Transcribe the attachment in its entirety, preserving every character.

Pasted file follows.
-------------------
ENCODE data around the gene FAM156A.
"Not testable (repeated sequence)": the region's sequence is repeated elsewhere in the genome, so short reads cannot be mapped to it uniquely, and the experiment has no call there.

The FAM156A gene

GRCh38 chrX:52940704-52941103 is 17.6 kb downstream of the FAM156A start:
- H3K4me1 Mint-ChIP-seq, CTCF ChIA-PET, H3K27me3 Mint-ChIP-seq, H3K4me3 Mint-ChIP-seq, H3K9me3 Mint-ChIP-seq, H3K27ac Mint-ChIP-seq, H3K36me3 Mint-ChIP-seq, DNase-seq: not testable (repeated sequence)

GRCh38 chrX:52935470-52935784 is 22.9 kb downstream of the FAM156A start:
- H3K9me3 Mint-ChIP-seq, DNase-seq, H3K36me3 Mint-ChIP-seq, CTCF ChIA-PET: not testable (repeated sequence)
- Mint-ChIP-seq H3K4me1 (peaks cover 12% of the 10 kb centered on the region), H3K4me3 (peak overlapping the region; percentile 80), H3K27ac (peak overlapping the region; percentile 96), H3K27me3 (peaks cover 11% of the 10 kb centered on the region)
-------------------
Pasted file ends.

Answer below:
ENCODE data around the gene FAM156A.
"Not testable (repeated sequence)": the region's sequence is repeated elsewhere in the genome, so short reads cannot be mapped to it uniquely, and the experiment has no call there.

The FAM156A gene

GRCh38 chrX:52940704-52941103 is 17.6 kb downstream of the FAM156A start:
- H3K4me1 Mint-ChIP-seq, CTCF ChIA-PET, H3K27me3 Mint-ChIP-seq, H3K4me3 Mint-ChIP-seq, H3K9me3 Mint-ChIP-seq, H3K27ac Mint-ChIP-seq, H3K36me3 Mint-ChIP-seq, DNase-seq: not testable (repeated sequence)

GRCh38 chrX:52935470-52935784 is 22.9 kb downstream of the FAM156A start:
- H3K9me3 Mint-ChIP-seq, DNase-seq, H3K36me3 Mint-ChIP-seq, CTCF ChIA-PET: not testable (repeated sequence)
- Mint-ChIP-seq H3K4me1 (peaks cover 12% of the 10 kb centered on the region), H3K4me3 (peak overlapping the region; percentile 80), H3K27ac (peak overlapping the region; percentile 96), H3K27me3 (peaks cover 11% of the 10 kb centered on the region)